If I were able to squeeze out a month or two, I would move heaven and earth to attend the murder trial of West Philadelphia abortionist Kermit Gosnell. But that is not possible, so I will have to rely on news accounts which included these three incredible comments from or about today’s opening arguments.
The Guttmacher Institute is the in-house think tank for the abortion movement. Here’s an observation only the monumentally tone-deaf could make. Writing for the AP, MaryClaire Dale notes
“The Guttmacher Institute, which supports abortion rights and tracks women’s health laws, believes abortion foes are capitalizing on the Gosnell case. Pennsylvania’s 2012 changes to the law came under Republican Gov. Tom Corbett, who opposes abortion.
“’They’re using the Gosnell example in the argument to promote clinic regulations,” policy analyst Elizabeth Nash said. ‘But in the past couple of years, the heat has been turned up under abortion restrictions in general.’”
So, if a man stands accused of eight counts of murder, we should ignore what Gosnell allegedly did to seven viable babies and Karnamaya Mongar, a 41-year-old refugee woman, because to point out the horrors would be “capitalizing” on the case?
Would we be, say, exploiting the case if we remind the public that the Philadelphia District Attorney called Gosnell’s abortion clinic a “House of Horrors”?
Or grasping if we run excerpts from the Grand Jury report that document how Gosnell made jokes as he slit the necks of huge babies, or reserved Sundays for killing the “’the really big ones,’ that even he was afraid to perform in front of others.”
And then there is Gosnell’s attorney, Jack McMahon, who, predictably tried to put the prosecution on trial. According to the AP
“This is a targeted, elitist and racist prosecution of a doctor who’s done nothing but give (back) to the poor and the people of West Philadelphia,” the fiery McMahon insisted to the predominantly black jury, as Gosnell sat serenely taking notes. “It’s a prosecutorial lynching of Dr. Kermit Gosnell.”
“Racist”? According to the same Grand Jury report, Gosnell made no bones about treating suburban white women with money differently than inner city women of color, who were poor.
A few weeks ago Tara Murtha of the Philadelphia Weekly ran a piece that channeled McMahon’s demagoguery. But even Murtha conceded
“As a former worker in Gosnell’s clinic told the grand jury, Gosnell, a rich black man, treated poor brown and black patients differently than middle-class white patients. From the [Grand Jury] report: ‘Like if a girl — the black population was — African population was big here. So he didn’t mind [having clinic workers] medicating your African-American girls, your Indian girl, but if you had a white girl from the suburbs, oh, you better not medicate her. You better wait until he go in and talk to her first.’”
How about “giving back” to the community? There is no evidence he did, but Gosnell certainly had plenty if he had so chosen. The prosecution says he made millions aborting babies, many of whom were well past the point of viability. (Assistant District Attorney Joanne Pescatore told jurors that police found $250,000 in cash during a 2010 search of Gosnell’s home.)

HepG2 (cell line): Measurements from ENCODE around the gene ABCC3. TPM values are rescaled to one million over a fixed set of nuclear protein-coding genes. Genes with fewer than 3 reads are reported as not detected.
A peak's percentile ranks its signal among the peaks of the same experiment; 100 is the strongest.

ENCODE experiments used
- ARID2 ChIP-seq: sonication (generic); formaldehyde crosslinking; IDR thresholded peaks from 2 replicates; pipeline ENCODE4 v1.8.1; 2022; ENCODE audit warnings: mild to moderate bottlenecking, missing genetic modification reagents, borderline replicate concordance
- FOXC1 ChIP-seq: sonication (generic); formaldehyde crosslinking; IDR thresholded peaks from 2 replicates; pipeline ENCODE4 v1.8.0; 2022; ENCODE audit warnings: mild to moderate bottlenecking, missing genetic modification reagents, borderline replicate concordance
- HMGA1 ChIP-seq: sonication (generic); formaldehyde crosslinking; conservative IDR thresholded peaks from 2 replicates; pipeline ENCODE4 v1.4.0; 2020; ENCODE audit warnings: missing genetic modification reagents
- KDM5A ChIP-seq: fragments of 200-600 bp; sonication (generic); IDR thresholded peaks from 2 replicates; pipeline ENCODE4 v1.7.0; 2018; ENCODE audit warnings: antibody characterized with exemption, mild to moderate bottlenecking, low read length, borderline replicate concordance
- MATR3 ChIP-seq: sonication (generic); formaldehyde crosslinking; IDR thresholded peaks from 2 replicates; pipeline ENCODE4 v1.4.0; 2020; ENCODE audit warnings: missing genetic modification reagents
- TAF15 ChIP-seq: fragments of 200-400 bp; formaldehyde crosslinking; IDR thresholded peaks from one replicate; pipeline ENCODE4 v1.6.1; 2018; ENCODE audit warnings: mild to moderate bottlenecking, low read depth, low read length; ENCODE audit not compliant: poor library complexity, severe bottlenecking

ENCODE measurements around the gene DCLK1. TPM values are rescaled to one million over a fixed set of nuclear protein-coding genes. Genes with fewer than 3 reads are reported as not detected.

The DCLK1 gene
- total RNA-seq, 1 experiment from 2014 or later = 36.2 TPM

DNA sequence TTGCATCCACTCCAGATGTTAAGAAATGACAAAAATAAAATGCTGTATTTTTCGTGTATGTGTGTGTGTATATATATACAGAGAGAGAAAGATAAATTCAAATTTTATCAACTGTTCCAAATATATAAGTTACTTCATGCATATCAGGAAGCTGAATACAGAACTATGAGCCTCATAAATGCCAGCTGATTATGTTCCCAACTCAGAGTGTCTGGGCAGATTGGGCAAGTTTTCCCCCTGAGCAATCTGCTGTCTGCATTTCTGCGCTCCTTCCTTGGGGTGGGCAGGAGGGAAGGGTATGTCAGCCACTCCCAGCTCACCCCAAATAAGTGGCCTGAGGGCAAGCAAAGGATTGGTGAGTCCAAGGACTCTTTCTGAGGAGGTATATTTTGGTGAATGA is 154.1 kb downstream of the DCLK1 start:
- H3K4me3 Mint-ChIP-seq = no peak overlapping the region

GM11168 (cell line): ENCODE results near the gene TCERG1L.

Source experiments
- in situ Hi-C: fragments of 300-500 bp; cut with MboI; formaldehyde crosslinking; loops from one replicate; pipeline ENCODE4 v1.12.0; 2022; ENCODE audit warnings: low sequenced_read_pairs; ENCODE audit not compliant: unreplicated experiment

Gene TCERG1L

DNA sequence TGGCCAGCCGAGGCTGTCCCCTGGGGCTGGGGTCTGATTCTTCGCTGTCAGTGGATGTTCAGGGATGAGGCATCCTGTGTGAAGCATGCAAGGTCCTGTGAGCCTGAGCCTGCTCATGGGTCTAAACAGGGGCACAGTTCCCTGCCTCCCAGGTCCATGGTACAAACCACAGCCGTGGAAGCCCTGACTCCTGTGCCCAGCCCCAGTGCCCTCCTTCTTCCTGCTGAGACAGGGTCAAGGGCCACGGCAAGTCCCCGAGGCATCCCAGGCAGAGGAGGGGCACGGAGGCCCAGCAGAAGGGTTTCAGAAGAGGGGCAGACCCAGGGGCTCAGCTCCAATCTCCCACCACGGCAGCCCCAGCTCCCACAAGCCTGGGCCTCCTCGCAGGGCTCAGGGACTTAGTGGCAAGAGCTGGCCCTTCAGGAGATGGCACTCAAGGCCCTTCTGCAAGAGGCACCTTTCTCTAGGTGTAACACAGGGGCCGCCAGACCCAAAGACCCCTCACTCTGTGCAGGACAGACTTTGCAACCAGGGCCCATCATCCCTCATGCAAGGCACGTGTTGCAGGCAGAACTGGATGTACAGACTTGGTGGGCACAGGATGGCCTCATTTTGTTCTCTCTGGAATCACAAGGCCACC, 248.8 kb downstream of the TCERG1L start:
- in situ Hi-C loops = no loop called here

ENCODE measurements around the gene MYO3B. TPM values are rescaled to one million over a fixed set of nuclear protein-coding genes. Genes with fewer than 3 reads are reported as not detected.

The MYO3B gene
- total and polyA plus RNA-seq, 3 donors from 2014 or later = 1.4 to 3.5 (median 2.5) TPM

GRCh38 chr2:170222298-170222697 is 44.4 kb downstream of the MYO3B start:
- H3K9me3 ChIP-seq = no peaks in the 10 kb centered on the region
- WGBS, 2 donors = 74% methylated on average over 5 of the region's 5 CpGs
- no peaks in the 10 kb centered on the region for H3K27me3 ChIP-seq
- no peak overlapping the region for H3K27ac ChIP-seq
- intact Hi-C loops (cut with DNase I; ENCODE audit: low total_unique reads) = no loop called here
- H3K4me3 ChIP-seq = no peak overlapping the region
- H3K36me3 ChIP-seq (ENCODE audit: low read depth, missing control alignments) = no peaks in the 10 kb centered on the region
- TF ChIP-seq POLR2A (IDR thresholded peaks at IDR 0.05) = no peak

There is one other quote from the opening day, this one also from McMahon. The AP reports that
“He conceded the case will be emotional and upsetting for jurors and everyone else involved ‘because we all love babies.’
“’It strikes a chord in all of us,’ he said.”
“We all love babies.” That’s what McMahon said. I don’t think I have to add anything to that. Or could.
Based on the initial accounts, the defense for Gosnell (who has pleaded not guilty) is that Karnamaya Mongar did not die of a lethal dose of anesthesia and painkillers during an abortion but from complications unrelated to her 2009 abortion.
What about the seven unborn babies aborted alive and then killed?
“And he [McMahon] said the government cannot prove the seven babies were born alive. There is no physical evidence on five of the deaths; the murder charge is instead based on staff testimony that the babies cried or moved.
“Authorities have a photograph of the sixth baby, who allegedly had a gestational age of 30 weeks, and the body of the seventh. But McMahon argued that neither took a breath or was otherwise born alive.”
One might ask, if that were the case, why would the Grand Jury say Gosnell bothered snipping the back of the babies’ necks?
It has been assumed since Day One, although not by me, that Gosnell would be convicted. Why have I entertained doubts?
For exactly the reasons we see in McMahon’s tactics. Forget that most of Gosnell’s victims were poor women of color; make this a trial motivated by racism.
Forget that the Grand Jury concluded that there were hundreds of “snippings.” As the 261-page report reluctantly concluded, “Most of these acts cannot be prosecuted, because Gosnell destroyed the files.”
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“Among the relatively few cases that could be specifically documented, one was Baby Boy. His 17-year-old mother was almost 30 weeks pregnant – seven and a half months – when labor was induced. An employee estimated his birth weight as approaching six pounds. He was breathing and moving when Dr. Gosnell severed his spine and put the body in a plastic shoebox for disposal. The doctor joked that this baby was so big he could ‘walk me to the bus stop.’”
It will be Gosnell’s word against that of members of his untrained, unlicensed staff.
I desperately hope that I am wrong. We will keep you abreast as the trial proceeds. It could go as long as two months.
LifeNews.com Note: Dave Andrusko is the editor of National Right to Life News and an author and editor of several books on abortion topics. This post originally appeared in his Natioanl Right to Life News Today —- an online column on pro-life issues.